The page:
Hype is building recently for the release of the new Chevy Volt car.  The car is expected to get 230 MPG in city driving and is the first big release of a new electric or hybrid model since the US car companies tanked.  Is it the future of driving? I don’t know, but I doubt it.  Stopping to charge a car just isn’t that practical or sexy, unless it only takes a few minutes.

The VOLT brand name, I like it a lot.  VOLT sounds small, cute and fast (even though the car may not be).  Of course, it is highly suggestive of the electric engine.  Suggestive trademarks are generally, in my opinion, the best kind for most businesses — they hint at your product or services without using common descriptive words that are difficult to protect as trademarks. (Some suggestive names: 7-11; Palm,  Geek Squad.  Arguably Descriptive names: U.S. Cellular, National Football League; Wall Street Journal; Baltimore Light & Gas; etc.)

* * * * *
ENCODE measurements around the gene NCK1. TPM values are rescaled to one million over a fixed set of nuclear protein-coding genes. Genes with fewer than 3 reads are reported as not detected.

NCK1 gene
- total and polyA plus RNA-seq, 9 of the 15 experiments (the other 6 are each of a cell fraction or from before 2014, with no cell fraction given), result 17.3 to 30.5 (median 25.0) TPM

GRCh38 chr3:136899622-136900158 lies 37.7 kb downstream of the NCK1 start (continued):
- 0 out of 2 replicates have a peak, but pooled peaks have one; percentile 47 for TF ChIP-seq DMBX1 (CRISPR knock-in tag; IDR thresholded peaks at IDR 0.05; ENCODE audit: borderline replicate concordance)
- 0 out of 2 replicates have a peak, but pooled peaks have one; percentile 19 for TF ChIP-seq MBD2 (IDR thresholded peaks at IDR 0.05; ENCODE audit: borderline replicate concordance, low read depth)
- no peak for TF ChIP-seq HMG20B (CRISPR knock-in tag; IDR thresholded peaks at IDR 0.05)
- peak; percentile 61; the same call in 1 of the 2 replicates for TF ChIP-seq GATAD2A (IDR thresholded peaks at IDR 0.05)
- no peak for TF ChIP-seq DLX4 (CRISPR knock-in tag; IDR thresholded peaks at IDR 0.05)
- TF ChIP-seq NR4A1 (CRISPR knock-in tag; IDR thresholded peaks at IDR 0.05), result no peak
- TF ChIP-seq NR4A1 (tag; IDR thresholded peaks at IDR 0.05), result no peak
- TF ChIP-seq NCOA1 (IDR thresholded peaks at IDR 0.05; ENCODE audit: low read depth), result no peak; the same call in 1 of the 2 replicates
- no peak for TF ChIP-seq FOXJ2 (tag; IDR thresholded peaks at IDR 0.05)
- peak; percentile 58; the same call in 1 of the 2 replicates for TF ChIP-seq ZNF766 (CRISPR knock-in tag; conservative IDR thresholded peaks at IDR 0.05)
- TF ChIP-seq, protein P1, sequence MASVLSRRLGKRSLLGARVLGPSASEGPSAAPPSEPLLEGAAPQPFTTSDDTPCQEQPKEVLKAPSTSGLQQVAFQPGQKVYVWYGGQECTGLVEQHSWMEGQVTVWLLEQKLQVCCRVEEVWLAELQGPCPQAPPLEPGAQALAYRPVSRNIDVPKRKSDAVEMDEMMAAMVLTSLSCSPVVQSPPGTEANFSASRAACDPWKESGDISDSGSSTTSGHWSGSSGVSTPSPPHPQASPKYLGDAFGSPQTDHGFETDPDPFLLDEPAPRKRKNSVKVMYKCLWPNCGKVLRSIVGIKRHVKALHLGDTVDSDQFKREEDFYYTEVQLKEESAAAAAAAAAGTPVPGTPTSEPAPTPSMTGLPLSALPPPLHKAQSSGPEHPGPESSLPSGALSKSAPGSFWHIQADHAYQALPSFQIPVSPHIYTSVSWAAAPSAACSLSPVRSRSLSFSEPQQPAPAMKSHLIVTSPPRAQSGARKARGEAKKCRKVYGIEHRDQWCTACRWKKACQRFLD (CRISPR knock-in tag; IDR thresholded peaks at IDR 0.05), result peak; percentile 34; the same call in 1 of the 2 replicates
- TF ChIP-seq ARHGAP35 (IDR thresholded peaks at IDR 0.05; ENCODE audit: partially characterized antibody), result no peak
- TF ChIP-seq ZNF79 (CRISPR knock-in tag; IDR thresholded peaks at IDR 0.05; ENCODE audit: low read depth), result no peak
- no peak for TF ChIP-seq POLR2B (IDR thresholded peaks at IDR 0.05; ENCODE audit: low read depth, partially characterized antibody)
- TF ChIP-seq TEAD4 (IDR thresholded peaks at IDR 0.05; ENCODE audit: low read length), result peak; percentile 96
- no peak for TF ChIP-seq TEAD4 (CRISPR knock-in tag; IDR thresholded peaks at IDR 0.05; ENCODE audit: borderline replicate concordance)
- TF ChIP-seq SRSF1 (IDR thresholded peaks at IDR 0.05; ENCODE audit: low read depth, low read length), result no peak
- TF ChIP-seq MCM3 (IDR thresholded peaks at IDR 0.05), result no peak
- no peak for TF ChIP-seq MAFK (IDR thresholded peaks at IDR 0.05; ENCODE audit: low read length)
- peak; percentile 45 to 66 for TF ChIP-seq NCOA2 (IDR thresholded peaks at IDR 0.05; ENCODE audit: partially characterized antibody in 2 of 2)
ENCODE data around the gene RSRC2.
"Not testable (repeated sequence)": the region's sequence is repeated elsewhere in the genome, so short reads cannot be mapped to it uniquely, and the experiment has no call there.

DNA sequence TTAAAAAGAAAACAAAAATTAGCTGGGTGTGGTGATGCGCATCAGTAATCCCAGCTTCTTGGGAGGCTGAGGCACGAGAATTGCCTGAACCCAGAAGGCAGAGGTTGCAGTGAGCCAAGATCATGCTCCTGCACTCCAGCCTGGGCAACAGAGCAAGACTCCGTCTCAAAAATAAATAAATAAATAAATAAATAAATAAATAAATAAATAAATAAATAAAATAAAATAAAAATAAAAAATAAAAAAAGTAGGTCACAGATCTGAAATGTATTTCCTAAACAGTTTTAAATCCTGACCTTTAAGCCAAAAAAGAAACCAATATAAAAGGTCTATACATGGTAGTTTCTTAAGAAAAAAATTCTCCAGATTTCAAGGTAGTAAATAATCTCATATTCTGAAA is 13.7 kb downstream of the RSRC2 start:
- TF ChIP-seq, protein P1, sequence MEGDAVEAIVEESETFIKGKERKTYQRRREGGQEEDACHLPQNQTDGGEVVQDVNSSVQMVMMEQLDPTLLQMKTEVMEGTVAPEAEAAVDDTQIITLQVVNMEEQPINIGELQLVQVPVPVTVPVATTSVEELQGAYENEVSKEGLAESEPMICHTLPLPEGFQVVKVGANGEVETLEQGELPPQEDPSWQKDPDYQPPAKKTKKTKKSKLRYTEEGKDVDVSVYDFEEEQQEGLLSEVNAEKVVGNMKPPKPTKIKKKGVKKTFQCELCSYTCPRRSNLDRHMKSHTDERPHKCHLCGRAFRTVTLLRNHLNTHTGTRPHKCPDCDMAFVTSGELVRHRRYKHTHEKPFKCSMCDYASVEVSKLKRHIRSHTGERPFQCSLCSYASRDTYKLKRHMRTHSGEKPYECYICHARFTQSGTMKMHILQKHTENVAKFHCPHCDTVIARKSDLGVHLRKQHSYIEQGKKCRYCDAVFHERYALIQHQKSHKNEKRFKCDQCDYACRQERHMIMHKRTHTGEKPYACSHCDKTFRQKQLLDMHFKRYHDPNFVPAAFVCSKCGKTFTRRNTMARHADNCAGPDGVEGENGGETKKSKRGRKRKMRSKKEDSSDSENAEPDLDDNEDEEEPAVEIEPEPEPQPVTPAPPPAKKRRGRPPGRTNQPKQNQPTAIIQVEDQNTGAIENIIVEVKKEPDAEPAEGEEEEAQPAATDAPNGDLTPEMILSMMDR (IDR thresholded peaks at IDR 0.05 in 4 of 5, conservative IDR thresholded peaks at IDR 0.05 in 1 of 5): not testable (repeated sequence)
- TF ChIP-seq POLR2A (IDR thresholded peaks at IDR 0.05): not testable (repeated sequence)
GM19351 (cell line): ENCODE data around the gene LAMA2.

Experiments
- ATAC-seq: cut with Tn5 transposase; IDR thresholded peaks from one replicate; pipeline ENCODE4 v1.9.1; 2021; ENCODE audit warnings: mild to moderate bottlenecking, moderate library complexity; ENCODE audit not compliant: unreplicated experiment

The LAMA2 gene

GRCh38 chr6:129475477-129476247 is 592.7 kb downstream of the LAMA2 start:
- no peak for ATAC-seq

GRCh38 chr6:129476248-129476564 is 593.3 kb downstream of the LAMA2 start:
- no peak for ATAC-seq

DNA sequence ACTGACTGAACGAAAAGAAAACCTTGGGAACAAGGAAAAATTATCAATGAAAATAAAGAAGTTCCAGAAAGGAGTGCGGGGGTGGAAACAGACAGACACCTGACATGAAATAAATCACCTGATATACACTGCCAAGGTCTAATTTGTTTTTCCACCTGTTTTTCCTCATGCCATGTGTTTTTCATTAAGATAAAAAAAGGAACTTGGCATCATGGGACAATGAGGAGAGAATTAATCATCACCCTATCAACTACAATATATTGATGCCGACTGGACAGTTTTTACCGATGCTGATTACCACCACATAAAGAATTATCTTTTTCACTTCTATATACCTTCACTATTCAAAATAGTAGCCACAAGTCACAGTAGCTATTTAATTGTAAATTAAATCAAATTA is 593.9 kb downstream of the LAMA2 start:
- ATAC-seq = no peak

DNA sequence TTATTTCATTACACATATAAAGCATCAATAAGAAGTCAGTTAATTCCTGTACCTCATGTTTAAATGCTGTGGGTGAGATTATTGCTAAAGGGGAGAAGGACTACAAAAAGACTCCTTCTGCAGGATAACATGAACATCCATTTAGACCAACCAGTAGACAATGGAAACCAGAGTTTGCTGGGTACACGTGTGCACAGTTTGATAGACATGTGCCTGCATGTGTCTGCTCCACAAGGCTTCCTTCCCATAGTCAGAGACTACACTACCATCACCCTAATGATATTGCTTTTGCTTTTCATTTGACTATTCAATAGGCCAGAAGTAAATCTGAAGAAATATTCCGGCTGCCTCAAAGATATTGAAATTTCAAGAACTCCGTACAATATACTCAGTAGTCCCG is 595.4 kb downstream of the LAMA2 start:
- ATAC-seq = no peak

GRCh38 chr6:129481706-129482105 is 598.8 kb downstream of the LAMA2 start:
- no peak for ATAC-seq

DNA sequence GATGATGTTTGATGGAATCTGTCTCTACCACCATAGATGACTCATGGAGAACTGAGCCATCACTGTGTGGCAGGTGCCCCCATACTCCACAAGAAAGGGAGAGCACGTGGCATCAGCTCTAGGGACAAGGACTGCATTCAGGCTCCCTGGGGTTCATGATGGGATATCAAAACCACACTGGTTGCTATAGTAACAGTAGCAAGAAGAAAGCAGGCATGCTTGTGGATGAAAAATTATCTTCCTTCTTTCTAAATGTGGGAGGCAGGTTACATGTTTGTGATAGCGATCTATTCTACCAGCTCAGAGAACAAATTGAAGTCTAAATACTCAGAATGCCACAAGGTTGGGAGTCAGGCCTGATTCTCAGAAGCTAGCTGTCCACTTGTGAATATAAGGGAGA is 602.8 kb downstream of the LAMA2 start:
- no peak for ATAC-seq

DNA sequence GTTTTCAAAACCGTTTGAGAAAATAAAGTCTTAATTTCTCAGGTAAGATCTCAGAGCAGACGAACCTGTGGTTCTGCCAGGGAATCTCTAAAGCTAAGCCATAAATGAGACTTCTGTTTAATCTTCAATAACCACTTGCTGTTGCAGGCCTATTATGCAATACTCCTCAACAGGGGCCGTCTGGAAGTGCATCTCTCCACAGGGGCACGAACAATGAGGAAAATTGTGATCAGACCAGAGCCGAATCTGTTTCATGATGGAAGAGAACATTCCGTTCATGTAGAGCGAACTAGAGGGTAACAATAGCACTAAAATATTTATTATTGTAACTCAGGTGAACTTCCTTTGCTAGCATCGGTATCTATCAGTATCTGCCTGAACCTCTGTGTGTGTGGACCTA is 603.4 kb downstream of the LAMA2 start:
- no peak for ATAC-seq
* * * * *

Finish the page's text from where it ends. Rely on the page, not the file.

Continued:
US trademark application by General Motors for VOLT here.

(A clever trademark application for CORVOLTTE filed by someone here.  No surprise that GM has filed an Opposition to the application.)

While I like the VOLT brand name, I’m not sold on their marketing thus far.  I the below image dozens of times without a car in front of it and didnt’ immediately know what it meant or was promoting.  I thought it had to do with “23”, not “230”.  If it had just said Volt on it somewhere, it would make a lot more sense (to me).

Lesson: Is your brand name suggestive?  Does it require too much though to figure out what you offer customers, or not enough though? The VOLT name gets it right, I think, but the advertising for it has some more to do.

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